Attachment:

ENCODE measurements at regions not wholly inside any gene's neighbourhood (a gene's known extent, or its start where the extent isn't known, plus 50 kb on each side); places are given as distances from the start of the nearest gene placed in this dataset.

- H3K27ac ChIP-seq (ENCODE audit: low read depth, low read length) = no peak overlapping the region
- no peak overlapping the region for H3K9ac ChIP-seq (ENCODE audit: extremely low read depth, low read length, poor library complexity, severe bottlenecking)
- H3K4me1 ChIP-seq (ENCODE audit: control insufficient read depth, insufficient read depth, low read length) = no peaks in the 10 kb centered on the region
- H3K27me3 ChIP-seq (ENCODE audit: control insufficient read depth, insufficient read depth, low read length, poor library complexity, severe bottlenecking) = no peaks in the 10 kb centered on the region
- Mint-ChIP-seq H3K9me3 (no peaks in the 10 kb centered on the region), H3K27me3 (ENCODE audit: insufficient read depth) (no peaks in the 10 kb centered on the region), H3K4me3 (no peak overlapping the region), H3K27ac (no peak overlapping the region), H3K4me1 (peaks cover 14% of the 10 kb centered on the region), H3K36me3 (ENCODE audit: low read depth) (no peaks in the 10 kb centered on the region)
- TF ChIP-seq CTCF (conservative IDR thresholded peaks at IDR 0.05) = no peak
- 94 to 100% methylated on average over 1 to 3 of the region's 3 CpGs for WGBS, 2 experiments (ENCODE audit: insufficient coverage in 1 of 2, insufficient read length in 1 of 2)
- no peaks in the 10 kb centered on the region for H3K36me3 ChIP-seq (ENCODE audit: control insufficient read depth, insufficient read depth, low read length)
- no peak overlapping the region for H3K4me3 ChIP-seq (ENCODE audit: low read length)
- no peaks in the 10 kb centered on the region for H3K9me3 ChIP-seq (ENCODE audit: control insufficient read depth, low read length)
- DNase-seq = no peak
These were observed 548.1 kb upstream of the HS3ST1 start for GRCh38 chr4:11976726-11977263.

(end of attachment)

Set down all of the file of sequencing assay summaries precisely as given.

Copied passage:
ENCODE measurements at regions not wholly inside any gene's neighbourhood (a gene's known extent, or its start where the extent isn't known, plus 50 kb on each side); places are given as distances from the start of the nearest gene placed in this dataset.

- H3K27ac ChIP-seq (ENCODE audit: low read depth, low read length) = no peak overlapping the region
- no peak overlapping the region for H3K9ac ChIP-seq (ENCODE audit: extremely low read depth, low read length, poor library complexity, severe bottlenecking)
- H3K4me1 ChIP-seq (ENCODE audit: control insufficient read depth, insufficient read depth, low read length) = no peaks in the 10 kb centered on the region
- H3K27me3 ChIP-seq (ENCODE audit: control insufficient read depth, insufficient read depth, low read length, poor library complexity, severe bottlenecking) = no peaks in the 10 kb centered on the region
- Mint-ChIP-seq H3K9me3 (no peaks in the 10 kb centered on the region), H3K27me3 (ENCODE audit: insufficient read depth) (no peaks in the 10 kb centered on the region), H3K4me3 (no peak overlapping the region), H3K27ac (no peak overlapping the region), H3K4me1 (peaks cover 14% of the 10 kb centered on the region), H3K36me3 (ENCODE audit: low read depth) (no peaks in the 10 kb centered on the region)
- TF ChIP-seq CTCF (conservative IDR thresholded peaks at IDR 0.05) = no peak
- 94 to 100% methylated on average over 1 to 3 of the region's 3 CpGs for WGBS, 2 experiments (ENCODE audit: insufficient coverage in 1 of 2, insufficient read length in 1 of 2)
- no peaks in the 10 kb centered on the region for H3K36me3 ChIP-seq (ENCODE audit: control insufficient read depth, insufficient read depth, low read length)
- no peak overlapping the region for H3K4me3 ChIP-seq (ENCODE audit: low read length)
- no peaks in the 10 kb centered on the region for H3K9me3 ChIP-seq (ENCODE audit: control insufficient read depth, low read length)
- DNase-seq = no peak
These were observed 548.1 kb upstream of the HS3ST1 start for GRCh38 chr4:11976726-11977263.